When it comes to self-archiving final manuscripts, NIH-funded authors either do not understand–or blatantly disregard–government and publisher policy. What can be done?
Two funny videos of processes in scientific life which many of us can use a good laugh about. Warning — Hitler, unsurprisingly, swears like a sailor when he’s frustrated. The peer review send-up: And, if you want more, there’s the […]
Registering clinical trials after enrollment has commenced may lead to the perception that medical researchers are peeking.
A new book on the economics shaping science is a treasure trove of facts arranged sensibly and put wonderfully into context. In addition, it’s an example of how to design a print book.
A surprising new coalition of Tea Party and US-first activists begin an effort to limit US taxpayer-funded research to US taxpayers. Will it succeed?
A new report for the Center of Economic Development suffers from a strong bias in its authorship. But beyond that, its implicit complaints, if addressed completely, would lead to a trainwreck in the world of scholarly communication. Is nobody thinking these things through?
While publishers are the targets of complaints about keeping taxpayer-funded research from reaching the public, where is the outcry when studies show less than 1/4 mandatory reporting requirements are fulfilled by researchers?
Fewer than half of NIH sponsored clinical trials are published within 30 months, and 4 out of 5 FDA trials fail to publicly register results (as mandated by law), studies published in the BMJ report. Authors and sponsors may be the strongest source of reporting bias.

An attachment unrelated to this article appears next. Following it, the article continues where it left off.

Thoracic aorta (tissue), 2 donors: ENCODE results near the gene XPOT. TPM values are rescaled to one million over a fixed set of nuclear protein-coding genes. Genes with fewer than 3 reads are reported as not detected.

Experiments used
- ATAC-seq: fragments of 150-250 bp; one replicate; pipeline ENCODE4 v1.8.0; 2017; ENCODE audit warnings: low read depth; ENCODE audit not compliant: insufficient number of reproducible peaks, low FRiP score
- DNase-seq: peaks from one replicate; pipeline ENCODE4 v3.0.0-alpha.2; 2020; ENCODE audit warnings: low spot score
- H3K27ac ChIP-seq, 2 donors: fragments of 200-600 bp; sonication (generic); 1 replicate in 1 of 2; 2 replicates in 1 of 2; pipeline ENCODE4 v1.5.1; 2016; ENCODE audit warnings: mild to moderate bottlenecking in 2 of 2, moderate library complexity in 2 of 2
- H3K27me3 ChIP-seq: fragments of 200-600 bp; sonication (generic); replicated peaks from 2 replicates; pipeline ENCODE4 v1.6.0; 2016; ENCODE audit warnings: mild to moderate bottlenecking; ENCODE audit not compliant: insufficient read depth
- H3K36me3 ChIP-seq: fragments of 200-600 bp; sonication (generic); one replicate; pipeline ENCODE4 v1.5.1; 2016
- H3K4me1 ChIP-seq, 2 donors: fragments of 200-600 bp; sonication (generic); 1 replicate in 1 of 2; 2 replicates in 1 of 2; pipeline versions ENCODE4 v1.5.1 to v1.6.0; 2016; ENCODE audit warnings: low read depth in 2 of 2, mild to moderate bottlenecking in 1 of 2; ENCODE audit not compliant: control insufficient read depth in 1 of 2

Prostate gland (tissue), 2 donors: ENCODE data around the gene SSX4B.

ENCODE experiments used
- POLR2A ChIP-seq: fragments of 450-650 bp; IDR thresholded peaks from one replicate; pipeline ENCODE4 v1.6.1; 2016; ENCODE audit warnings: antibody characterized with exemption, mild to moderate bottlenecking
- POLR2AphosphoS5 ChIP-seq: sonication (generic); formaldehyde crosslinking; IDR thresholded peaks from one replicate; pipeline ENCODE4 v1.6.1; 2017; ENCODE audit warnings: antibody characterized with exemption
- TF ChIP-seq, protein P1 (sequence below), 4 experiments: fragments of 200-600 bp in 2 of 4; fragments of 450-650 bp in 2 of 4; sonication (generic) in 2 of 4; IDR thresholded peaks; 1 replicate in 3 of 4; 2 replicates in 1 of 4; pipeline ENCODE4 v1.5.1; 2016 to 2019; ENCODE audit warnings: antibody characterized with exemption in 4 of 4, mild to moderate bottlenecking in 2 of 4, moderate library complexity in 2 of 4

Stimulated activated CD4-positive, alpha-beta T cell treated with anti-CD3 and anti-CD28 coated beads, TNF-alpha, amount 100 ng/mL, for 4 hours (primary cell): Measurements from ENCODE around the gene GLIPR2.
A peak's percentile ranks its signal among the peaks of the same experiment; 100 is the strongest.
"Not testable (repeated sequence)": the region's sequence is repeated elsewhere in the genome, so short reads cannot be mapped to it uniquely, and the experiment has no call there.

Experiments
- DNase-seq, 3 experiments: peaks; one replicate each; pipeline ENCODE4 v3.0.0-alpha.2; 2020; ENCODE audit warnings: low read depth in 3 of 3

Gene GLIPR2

The two Requests for Information recently put forth by the federal government require a realistic set of responses, and hint at some changes in attitudes and approaches.
Taxpayer access to US federally funded research results need not involve publishers giving away their product. An alternative mechanism is available, one that is already partially implemented. It is called the research report. Demands for free access to taxpayer funded […]
NIH-funded researchers append name to ghost-written textbook. Is it time for physicians to heal themselves?
If consumer web sites remain the source of most health information, there is little that FRPAA will do to improve the transmission of research to the public.
The overtly religious views of Francis Collins, nominated to run the NIH, is creating a controversy deserving of careful attention.
The NIH Public Access Policy debate can be better understood through the lenses of competing Intellectual Property theories.
The American Psychological Association has abruptly halted a policy that would charge $2,500 for archiving in PubMed Central